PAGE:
A Michigan-based company is bringing Kopi Luwak, the world's most rare and expensive coffee, to the United States.

The coffee uses beans which have been partially digested by a tropical cat.


Kopi Luwak can reach prices up to $1,000 per pound. The coffee is sourced from the Asian Palm Civet, a cousin to the Mongoose, in Indonesia. The Civet seeks out and ingests coffee cherries as part of its diet. During digestion the properties of the beans are altered, removing its bitterness. Kopi Luwak is then collected from the jungle and processed.

Wild Kopi Luwak is now being made available in the U.S. by Gayo Kopi, a Detroit startup.

Some producers trap, cage, and force-feed the animals a coffee exclusive diet. Animal rights groups are trying to ban the sale of cage-sourced Kopi Luwak, and many retailers have taken the product off their shelves.

Gayo Kopi works with coffee farms who are certified by the Indonesian government to only source from free-roaming wild Civets.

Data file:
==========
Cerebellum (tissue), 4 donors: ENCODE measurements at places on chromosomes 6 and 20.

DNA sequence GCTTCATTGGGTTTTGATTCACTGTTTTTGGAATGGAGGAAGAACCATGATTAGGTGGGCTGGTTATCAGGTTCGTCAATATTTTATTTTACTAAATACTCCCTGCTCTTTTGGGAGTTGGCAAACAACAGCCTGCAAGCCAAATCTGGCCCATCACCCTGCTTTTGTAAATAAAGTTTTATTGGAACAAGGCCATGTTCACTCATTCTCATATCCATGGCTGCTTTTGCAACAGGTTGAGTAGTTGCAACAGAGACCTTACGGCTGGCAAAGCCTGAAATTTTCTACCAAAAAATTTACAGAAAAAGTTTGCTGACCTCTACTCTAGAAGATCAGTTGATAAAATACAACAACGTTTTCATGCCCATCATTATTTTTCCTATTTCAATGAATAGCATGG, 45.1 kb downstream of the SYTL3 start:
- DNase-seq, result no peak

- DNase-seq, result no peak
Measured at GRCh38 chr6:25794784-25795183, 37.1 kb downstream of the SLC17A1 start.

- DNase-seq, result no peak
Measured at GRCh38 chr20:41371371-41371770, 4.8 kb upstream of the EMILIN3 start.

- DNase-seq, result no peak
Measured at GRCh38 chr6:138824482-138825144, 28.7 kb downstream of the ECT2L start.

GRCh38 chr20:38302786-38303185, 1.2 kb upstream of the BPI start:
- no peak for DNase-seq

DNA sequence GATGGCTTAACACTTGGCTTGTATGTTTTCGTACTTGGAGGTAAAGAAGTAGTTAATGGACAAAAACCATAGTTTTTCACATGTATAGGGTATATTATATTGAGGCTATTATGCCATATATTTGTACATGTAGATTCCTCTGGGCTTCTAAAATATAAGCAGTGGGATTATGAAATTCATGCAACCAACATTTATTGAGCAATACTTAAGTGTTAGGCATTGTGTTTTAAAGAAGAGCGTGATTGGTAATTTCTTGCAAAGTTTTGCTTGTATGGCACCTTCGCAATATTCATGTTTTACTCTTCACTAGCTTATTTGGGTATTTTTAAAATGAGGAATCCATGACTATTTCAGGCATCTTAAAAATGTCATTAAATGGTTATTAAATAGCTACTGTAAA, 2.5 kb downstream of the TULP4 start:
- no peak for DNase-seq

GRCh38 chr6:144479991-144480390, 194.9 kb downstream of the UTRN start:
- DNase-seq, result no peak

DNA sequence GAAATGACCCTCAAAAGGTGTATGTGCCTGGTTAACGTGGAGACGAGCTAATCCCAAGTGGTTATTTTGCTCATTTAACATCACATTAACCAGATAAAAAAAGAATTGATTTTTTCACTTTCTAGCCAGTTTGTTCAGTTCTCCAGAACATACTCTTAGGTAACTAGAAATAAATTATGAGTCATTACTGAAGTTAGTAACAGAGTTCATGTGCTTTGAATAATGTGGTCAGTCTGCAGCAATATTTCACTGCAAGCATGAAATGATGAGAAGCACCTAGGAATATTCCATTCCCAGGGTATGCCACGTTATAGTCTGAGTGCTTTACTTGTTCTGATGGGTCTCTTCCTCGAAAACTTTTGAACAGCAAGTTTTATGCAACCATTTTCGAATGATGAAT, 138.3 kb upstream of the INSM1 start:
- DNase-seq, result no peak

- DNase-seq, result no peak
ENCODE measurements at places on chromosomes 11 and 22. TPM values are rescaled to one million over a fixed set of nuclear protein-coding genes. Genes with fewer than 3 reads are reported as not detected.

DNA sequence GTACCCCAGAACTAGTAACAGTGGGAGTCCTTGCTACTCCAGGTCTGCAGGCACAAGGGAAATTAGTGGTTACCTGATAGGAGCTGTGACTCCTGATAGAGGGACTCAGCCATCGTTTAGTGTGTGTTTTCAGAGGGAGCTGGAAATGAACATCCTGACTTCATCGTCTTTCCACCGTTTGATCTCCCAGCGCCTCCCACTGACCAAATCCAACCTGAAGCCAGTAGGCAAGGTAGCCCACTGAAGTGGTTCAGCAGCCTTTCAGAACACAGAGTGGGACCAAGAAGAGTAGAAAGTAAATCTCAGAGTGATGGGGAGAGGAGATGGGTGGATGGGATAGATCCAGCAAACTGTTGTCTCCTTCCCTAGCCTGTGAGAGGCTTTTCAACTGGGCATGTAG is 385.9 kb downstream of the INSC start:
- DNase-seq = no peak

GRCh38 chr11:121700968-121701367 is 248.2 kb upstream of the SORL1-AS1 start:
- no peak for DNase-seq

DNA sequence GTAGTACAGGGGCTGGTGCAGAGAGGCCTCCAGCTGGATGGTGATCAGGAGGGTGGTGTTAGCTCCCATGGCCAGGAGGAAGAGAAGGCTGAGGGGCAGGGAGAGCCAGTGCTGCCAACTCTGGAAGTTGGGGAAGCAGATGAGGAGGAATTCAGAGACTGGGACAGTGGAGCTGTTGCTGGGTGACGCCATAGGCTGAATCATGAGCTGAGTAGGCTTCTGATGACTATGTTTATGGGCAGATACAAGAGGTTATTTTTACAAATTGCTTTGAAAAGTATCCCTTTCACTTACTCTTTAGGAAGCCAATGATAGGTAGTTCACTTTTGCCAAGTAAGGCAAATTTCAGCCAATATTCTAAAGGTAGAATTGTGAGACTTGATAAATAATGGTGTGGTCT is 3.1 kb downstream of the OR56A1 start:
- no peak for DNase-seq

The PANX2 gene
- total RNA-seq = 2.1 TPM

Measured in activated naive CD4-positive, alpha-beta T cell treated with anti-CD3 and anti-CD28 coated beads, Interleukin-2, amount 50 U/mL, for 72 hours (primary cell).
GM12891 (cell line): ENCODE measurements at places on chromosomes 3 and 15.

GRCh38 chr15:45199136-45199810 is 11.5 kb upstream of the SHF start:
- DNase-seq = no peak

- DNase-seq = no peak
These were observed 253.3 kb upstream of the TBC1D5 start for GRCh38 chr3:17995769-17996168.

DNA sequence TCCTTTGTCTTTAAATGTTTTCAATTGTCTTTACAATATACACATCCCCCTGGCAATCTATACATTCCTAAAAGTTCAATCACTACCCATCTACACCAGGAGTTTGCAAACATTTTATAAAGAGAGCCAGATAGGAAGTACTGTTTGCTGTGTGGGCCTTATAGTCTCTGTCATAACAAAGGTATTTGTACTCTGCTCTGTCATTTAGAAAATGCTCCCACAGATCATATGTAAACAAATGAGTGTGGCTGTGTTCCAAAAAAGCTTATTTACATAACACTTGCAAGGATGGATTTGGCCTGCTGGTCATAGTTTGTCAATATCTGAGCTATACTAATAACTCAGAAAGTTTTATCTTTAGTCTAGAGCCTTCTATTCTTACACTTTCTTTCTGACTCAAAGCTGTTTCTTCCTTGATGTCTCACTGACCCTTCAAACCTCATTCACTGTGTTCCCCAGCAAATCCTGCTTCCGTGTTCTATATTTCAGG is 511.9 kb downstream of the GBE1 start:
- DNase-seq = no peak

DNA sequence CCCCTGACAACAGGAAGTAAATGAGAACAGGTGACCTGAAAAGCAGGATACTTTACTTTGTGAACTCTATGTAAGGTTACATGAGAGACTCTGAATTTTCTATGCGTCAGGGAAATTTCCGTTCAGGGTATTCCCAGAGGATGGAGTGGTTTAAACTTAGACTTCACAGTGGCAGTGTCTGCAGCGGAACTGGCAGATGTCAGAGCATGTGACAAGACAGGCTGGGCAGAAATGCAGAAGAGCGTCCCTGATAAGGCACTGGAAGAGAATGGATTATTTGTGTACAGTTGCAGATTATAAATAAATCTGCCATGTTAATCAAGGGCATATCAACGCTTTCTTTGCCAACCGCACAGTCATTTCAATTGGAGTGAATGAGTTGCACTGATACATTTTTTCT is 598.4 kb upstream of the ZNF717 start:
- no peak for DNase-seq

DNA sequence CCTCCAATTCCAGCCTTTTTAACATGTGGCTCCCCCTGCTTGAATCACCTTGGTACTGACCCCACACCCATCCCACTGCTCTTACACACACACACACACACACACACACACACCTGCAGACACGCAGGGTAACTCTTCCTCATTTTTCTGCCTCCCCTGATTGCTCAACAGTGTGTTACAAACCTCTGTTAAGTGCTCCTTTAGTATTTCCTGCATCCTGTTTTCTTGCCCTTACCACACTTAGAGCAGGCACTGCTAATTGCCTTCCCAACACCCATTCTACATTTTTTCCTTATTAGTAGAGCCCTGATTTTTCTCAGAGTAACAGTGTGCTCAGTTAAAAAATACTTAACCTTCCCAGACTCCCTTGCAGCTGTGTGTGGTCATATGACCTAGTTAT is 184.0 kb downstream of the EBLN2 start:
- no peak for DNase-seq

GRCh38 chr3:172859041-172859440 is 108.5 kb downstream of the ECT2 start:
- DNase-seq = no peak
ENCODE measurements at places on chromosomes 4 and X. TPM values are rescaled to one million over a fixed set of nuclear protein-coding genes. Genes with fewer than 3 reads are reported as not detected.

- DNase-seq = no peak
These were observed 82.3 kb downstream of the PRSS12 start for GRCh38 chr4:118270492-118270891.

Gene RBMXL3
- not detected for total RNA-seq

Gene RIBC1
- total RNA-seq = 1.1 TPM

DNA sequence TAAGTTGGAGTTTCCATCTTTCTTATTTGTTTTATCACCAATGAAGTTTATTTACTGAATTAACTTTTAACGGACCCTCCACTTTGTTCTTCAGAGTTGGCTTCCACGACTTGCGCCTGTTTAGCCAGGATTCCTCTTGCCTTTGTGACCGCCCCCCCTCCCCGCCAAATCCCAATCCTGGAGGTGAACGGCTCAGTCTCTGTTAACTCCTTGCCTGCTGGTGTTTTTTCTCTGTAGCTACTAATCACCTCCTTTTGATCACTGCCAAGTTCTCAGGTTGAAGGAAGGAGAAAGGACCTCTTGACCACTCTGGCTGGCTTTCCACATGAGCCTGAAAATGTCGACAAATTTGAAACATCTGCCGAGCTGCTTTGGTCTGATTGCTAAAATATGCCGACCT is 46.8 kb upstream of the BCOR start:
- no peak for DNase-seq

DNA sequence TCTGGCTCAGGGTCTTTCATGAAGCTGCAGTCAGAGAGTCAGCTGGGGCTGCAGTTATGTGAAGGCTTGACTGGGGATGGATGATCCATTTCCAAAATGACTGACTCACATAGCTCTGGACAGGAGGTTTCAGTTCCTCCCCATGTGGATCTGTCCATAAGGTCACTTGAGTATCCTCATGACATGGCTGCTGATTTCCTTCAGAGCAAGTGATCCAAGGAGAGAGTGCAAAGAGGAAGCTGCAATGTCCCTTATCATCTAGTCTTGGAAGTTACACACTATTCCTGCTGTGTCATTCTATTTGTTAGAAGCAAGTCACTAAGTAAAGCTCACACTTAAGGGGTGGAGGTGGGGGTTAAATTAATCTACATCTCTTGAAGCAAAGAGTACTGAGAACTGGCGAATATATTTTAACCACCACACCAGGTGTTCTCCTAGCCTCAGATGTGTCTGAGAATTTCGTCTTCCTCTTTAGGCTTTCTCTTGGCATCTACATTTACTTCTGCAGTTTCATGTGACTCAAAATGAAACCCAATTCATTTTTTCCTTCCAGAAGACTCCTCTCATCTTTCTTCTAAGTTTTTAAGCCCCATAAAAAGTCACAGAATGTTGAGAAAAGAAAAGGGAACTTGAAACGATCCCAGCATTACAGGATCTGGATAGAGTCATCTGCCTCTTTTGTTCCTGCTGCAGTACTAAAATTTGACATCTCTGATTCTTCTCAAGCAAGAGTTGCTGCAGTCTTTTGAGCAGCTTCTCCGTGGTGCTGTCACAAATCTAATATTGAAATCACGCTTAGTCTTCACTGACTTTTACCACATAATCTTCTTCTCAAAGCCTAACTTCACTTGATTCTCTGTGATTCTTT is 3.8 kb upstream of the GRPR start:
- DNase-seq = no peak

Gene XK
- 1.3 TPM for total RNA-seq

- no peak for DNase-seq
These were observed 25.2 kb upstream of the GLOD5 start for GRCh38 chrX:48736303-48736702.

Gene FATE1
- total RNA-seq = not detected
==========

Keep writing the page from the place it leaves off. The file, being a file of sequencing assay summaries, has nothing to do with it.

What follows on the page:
The company describes their coffee as complex and full-bodied, with an aroma of spices and chocolaty notes. The tastes combines dark chocolates, toffee, caramel and molasses without bitterness. The texture is creamy with a long silky finish.

Sounds good, but you've got to wonder, who was the first person to think that using the partially digested beans was a good idea? And what are some of the drinks that they tried that failed along the way?

Is it really as good as they say? You can find out, but it won't be cheap. 3.53 ounces costs $115.